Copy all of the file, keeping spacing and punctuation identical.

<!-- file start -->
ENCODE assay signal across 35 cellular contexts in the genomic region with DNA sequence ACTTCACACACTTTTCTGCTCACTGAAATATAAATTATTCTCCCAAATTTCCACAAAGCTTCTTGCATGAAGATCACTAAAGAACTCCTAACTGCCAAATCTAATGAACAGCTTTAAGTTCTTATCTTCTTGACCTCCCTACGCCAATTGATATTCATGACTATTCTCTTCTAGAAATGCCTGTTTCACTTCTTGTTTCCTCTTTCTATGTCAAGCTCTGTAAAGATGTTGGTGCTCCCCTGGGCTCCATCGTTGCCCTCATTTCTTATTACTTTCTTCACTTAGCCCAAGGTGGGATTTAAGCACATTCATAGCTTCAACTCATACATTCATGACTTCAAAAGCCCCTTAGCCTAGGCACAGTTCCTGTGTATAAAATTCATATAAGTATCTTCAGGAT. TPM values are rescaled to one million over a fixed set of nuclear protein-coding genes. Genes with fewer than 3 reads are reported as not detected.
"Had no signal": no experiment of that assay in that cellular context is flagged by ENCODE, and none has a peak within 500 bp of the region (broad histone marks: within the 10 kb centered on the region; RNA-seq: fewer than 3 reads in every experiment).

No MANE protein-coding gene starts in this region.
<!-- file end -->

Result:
ENCODE assay signal across 35 cellular contexts in the genomic region with DNA sequence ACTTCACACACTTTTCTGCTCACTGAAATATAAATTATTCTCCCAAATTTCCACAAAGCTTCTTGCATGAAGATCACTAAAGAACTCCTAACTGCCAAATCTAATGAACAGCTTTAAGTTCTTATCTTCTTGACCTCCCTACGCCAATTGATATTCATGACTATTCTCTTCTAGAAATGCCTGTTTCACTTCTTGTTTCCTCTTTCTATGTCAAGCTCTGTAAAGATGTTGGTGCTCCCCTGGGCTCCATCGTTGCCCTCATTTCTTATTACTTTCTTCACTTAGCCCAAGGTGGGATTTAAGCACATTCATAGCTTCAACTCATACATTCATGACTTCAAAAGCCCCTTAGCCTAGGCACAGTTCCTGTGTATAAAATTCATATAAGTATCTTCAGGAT. TPM values are rescaled to one million over a fixed set of nuclear protein-coding genes. Genes with fewer than 3 reads are reported as not detected.
"Had no signal": no experiment of that assay in that cellular context is flagged by ENCODE, and none has a peak within 500 bp of the region (broad histone marks: within the 10 kb centered on the region; RNA-seq: fewer than 3 reads in every experiment).

No MANE protein-coding gene starts in this region.